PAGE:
File photo: British tourists are heading to the sunloungers earlier than ever to beat rival holidaymakers for the best spots. Picture: Nonhlanhla Kambule

Many a British holidaymaker has rubbed the sleep from their eyes to gaze in bewilderment at the rows of sunloungers requisitioned long before breakfast.

Now research may have solved the mystery of how German tourists always get their towels there first.

According to a major study of sleeping habits, they spend less time asleep – and get out of bed more quickly when the alarm goes.

While Britons sleep for an average of seven hours and 21 minutes each night, our counterparts in Germany get by with eight minutes fewer. And while we take advantage of the snooze button to get an average of 20 more minutes in bed, they are up and about after just 15.

Professor Russell Foster, a neuroscientist at Oxford University, looked at the sleeping habits of more than 10,000 participants from both countries.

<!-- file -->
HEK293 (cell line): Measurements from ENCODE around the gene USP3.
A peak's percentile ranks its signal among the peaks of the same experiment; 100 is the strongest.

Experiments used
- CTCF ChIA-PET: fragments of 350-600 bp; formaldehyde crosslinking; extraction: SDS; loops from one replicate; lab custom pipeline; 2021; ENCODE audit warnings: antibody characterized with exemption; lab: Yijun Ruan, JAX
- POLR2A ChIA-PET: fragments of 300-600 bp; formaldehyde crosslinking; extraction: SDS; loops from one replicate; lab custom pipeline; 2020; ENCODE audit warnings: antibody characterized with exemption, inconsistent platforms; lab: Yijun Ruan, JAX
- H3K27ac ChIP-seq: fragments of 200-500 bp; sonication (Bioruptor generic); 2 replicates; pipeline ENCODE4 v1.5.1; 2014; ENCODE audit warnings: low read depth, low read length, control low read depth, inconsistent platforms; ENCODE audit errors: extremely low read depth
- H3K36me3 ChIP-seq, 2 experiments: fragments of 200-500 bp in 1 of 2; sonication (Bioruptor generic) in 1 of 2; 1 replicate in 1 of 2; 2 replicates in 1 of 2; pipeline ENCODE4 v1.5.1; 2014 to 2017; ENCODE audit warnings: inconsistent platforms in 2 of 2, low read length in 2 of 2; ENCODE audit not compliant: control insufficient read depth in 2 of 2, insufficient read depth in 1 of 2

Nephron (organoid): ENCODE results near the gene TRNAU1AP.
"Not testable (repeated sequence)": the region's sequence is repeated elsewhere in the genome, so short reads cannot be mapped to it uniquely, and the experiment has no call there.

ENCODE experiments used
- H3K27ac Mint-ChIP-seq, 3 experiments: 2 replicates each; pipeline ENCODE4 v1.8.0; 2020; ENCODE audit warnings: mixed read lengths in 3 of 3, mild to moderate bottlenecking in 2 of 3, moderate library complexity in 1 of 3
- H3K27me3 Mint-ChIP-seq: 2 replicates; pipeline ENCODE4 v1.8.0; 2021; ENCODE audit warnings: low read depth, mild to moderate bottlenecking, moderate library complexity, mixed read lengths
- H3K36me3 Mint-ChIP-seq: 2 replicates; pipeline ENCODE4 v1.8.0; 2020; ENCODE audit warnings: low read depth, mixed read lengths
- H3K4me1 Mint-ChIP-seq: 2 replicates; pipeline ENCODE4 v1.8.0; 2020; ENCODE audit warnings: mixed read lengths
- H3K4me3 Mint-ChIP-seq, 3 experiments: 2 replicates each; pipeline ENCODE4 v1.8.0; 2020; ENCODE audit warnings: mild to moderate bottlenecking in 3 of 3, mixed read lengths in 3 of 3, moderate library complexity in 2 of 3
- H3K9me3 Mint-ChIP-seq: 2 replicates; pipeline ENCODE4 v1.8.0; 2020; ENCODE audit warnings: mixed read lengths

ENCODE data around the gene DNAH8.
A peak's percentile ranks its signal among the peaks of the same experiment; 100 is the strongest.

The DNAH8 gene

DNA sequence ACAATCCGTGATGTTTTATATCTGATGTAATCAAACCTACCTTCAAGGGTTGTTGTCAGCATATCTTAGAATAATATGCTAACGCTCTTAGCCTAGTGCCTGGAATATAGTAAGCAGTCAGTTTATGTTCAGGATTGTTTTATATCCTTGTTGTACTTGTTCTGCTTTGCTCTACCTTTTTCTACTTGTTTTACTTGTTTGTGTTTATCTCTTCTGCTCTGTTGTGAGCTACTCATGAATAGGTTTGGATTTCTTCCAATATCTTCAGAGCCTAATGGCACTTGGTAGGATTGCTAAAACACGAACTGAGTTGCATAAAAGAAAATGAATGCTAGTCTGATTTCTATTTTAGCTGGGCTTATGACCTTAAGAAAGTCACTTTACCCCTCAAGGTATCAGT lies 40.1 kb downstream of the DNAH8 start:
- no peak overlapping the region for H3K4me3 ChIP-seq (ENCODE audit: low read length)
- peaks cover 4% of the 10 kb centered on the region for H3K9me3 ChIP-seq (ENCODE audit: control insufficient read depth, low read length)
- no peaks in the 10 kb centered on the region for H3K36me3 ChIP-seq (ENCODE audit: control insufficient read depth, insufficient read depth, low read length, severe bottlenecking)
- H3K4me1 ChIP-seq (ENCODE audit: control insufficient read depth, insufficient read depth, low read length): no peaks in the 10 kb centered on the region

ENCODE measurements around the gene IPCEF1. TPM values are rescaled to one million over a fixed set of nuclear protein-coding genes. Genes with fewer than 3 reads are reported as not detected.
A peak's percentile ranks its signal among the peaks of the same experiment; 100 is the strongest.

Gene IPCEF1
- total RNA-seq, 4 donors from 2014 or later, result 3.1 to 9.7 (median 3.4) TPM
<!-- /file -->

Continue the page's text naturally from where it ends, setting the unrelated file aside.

He said his findings may be down to the fact that Germans begin to work earlier.

They usually get to the office at 8.20am, while we are typically at our desks by 8.50am.

But while our later starts might cost us a comfortable poolside lounger, there is good news too.

Our sleeping habits are more in tune with our natural body clock, according to Professor Till Roenneberg, head of the Munich Centre for Chronobiology, who contributed to the study.

He said that we have lower levels of “social jetlag” – the difference between our actual sleeping habits and our natural sleep cycle – because our habits ‘”etter suit our sleep needs”. Professor Foster said: “The fact Britons are sleeping more and have less social jetlag would promote more creativity. In terms of quality wake time at work, this is good news.”

And without casting aspersions on the ability of the Germans to enjoy a joke, sleeping longer may also account for the famous British sense of humour.

Professor Foster said: “Sleeping longer is known to help us with memory but also language skills and creativity. That includes our sense of humour – our ability to look at the world and laugh is very much influenced by sleep.” - Daily Mail